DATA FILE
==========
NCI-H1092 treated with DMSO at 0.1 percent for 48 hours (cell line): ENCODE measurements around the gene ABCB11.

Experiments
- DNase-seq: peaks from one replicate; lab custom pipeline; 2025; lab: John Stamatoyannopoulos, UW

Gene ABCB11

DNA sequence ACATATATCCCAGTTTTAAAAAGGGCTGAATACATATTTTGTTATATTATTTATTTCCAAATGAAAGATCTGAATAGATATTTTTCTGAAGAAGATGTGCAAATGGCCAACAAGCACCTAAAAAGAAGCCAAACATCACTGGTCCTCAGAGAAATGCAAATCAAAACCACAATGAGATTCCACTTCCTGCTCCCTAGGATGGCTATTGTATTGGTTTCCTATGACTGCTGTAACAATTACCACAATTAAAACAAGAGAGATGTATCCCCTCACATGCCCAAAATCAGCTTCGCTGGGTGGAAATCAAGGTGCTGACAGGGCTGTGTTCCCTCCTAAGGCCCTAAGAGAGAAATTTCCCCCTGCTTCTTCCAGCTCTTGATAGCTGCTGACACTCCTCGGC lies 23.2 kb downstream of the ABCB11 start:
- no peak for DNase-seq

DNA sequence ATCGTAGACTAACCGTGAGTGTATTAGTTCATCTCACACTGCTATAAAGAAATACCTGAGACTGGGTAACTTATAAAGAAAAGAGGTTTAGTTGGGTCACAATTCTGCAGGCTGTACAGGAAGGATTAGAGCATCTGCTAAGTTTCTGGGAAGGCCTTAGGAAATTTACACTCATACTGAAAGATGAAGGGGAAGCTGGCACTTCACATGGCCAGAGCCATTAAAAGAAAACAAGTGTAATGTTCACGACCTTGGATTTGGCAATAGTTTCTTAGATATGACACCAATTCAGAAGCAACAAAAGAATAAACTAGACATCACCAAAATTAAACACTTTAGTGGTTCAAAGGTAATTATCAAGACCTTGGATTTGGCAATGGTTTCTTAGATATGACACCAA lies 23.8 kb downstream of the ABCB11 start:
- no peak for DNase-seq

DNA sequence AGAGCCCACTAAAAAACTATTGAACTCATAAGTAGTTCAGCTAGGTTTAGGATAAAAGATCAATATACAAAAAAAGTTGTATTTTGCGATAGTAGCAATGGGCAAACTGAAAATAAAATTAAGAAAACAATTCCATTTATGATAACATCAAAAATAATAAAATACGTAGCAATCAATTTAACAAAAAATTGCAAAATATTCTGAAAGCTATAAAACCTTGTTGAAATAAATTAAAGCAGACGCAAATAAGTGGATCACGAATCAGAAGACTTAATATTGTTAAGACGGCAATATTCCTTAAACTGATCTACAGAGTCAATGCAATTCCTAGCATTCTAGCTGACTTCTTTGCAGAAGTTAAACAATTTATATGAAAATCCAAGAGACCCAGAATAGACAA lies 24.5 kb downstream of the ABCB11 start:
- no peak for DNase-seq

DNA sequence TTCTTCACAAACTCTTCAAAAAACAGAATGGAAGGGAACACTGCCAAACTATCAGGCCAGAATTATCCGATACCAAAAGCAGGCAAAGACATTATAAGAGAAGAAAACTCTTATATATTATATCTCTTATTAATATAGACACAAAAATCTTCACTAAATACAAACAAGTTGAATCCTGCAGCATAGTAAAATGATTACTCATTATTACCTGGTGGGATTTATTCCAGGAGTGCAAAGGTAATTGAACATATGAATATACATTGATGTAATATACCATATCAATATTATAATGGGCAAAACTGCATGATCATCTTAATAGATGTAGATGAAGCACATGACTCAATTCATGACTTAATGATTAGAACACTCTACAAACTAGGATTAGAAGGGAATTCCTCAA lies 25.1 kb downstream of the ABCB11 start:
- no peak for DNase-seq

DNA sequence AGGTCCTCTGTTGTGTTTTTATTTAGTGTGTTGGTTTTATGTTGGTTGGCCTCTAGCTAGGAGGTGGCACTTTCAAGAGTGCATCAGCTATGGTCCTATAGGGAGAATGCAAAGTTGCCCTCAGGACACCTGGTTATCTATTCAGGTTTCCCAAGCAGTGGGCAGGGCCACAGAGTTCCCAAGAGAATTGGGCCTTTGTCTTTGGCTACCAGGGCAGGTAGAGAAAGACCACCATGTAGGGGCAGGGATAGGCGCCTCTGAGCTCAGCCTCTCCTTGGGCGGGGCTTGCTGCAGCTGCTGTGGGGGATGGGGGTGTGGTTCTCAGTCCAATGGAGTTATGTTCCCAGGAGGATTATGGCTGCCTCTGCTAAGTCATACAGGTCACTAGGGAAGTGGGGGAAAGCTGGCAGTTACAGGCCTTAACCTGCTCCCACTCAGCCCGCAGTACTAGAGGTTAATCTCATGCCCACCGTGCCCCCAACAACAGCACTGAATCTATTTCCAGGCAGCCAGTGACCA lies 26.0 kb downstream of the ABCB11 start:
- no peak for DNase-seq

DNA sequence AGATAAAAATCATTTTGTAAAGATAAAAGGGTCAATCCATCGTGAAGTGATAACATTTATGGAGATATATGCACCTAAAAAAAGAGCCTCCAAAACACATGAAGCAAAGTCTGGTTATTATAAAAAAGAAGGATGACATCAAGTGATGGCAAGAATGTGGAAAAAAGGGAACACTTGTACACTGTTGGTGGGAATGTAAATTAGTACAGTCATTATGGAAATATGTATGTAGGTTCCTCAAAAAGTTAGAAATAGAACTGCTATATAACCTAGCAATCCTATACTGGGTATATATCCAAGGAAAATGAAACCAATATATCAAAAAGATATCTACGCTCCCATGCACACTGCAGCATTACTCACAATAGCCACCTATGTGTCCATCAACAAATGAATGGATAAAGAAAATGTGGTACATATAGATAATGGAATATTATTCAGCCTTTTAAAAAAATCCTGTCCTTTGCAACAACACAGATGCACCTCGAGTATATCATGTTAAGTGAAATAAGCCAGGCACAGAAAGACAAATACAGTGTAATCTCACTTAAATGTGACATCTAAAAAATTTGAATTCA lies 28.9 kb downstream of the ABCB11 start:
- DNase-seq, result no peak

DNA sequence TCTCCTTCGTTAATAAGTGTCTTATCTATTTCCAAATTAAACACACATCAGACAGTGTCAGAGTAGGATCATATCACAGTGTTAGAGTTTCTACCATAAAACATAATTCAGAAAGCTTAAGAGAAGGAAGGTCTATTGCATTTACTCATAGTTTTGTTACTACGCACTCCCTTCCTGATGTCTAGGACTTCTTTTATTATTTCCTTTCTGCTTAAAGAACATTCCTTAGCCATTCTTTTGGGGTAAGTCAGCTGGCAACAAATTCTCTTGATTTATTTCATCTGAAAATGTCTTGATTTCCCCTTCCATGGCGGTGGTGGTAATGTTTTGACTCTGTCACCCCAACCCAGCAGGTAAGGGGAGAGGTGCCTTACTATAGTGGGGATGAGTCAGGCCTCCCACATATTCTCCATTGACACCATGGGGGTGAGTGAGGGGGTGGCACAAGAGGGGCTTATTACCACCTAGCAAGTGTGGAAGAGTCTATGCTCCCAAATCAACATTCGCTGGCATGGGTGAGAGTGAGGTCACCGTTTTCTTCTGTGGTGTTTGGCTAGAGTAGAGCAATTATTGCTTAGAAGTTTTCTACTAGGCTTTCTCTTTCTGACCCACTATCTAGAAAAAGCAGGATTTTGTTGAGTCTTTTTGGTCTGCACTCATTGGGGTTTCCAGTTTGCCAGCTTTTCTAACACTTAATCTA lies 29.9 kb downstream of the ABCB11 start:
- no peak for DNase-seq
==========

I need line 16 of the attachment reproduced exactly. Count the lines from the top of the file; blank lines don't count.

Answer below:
- DNase-seq, result no peak